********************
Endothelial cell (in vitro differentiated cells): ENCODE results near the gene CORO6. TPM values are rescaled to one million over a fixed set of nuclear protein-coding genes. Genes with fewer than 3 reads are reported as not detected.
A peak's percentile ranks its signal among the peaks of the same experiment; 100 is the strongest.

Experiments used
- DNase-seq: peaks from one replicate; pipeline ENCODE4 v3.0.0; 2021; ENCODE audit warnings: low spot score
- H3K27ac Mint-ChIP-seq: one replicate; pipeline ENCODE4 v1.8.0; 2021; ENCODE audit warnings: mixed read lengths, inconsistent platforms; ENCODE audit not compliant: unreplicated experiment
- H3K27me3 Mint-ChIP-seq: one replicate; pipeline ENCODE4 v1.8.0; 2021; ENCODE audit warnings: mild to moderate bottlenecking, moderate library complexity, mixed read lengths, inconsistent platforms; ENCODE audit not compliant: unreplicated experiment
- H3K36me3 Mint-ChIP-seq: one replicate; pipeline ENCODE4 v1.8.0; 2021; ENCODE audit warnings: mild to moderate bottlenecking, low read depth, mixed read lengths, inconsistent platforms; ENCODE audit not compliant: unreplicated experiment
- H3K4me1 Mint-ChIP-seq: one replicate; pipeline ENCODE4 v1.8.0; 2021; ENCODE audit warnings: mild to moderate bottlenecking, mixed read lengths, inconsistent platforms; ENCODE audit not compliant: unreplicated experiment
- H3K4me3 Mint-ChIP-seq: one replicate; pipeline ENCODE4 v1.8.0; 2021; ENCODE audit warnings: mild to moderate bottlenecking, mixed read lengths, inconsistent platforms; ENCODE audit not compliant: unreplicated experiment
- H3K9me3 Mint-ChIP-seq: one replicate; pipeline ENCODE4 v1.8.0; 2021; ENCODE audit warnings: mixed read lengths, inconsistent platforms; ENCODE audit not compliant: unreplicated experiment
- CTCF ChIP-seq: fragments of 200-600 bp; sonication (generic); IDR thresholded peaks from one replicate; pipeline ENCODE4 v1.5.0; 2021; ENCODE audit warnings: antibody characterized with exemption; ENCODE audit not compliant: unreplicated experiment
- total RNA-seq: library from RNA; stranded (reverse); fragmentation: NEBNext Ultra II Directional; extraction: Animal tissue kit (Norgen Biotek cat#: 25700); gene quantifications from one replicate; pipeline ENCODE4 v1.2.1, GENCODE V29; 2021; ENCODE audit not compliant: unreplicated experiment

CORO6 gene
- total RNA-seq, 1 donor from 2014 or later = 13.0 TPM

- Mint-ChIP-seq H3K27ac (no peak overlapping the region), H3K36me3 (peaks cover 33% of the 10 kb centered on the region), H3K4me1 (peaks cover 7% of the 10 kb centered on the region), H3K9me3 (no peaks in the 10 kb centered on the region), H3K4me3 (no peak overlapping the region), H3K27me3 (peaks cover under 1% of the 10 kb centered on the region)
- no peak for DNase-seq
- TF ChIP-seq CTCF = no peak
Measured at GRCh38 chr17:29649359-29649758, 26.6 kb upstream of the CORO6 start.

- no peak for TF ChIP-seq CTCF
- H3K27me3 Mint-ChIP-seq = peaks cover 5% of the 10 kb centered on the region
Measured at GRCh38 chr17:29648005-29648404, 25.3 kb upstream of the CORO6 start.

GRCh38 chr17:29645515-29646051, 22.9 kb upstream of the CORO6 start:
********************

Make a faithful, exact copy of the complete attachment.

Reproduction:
Endothelial cell (in vitro differentiated cells): ENCODE results near the gene CORO6. TPM values are rescaled to one million over a fixed set of nuclear protein-coding genes. Genes with fewer than 3 reads are reported as not detected.
A peak's percentile ranks its signal among the peaks of the same experiment; 100 is the strongest.

Experiments used
- DNase-seq: peaks from one replicate; pipeline ENCODE4 v3.0.0; 2021; ENCODE audit warnings: low spot score
- H3K27ac Mint-ChIP-seq: one replicate; pipeline ENCODE4 v1.8.0; 2021; ENCODE audit warnings: mixed read lengths, inconsistent platforms; ENCODE audit not compliant: unreplicated experiment
- H3K27me3 Mint-ChIP-seq: one replicate; pipeline ENCODE4 v1.8.0; 2021; ENCODE audit warnings: mild to moderate bottlenecking, moderate library complexity, mixed read lengths, inconsistent platforms; ENCODE audit not compliant: unreplicated experiment
- H3K36me3 Mint-ChIP-seq: one replicate; pipeline ENCODE4 v1.8.0; 2021; ENCODE audit warnings: mild to moderate bottlenecking, low read depth, mixed read lengths, inconsistent platforms; ENCODE audit not compliant: unreplicated experiment
- H3K4me1 Mint-ChIP-seq: one replicate; pipeline ENCODE4 v1.8.0; 2021; ENCODE audit warnings: mild to moderate bottlenecking, mixed read lengths, inconsistent platforms; ENCODE audit not compliant: unreplicated experiment
- H3K4me3 Mint-ChIP-seq: one replicate; pipeline ENCODE4 v1.8.0; 2021; ENCODE audit warnings: mild to moderate bottlenecking, mixed read lengths, inconsistent platforms; ENCODE audit not compliant: unreplicated experiment
- H3K9me3 Mint-ChIP-seq: one replicate; pipeline ENCODE4 v1.8.0; 2021; ENCODE audit warnings: mixed read lengths, inconsistent platforms; ENCODE audit not compliant: unreplicated experiment
- CTCF ChIP-seq: fragments of 200-600 bp; sonication (generic); IDR thresholded peaks from one replicate; pipeline ENCODE4 v1.5.0; 2021; ENCODE audit warnings: antibody characterized with exemption; ENCODE audit not compliant: unreplicated experiment
- total RNA-seq: library from RNA; stranded (reverse); fragmentation: NEBNext Ultra II Directional; extraction: Animal tissue kit (Norgen Biotek cat#: 25700); gene quantifications from one replicate; pipeline ENCODE4 v1.2.1, GENCODE V29; 2021; ENCODE audit not compliant: unreplicated experiment

CORO6 gene
- total RNA-seq, 1 donor from 2014 or later = 13.0 TPM

- Mint-ChIP-seq H3K27ac (no peak overlapping the region), H3K36me3 (peaks cover 33% of the 10 kb centered on the region), H3K4me1 (peaks cover 7% of the 10 kb centered on the region), H3K9me3 (no peaks in the 10 kb centered on the region), H3K4me3 (no peak overlapping the region), H3K27me3 (peaks cover under 1% of the 10 kb centered on the region)
- no peak for DNase-seq
- TF ChIP-seq CTCF = no peak
Measured at GRCh38 chr17:29649359-29649758, 26.6 kb upstream of the CORO6 start.

- no peak for TF ChIP-seq CTCF
- H3K27me3 Mint-ChIP-seq = peaks cover 5% of the 10 kb centered on the region
Measured at GRCh38 chr17:29648005-29648404, 25.3 kb upstream of the CORO6 start.

GRCh38 chr17:29645515-29646051, 22.9 kb upstream of the CORO6 start: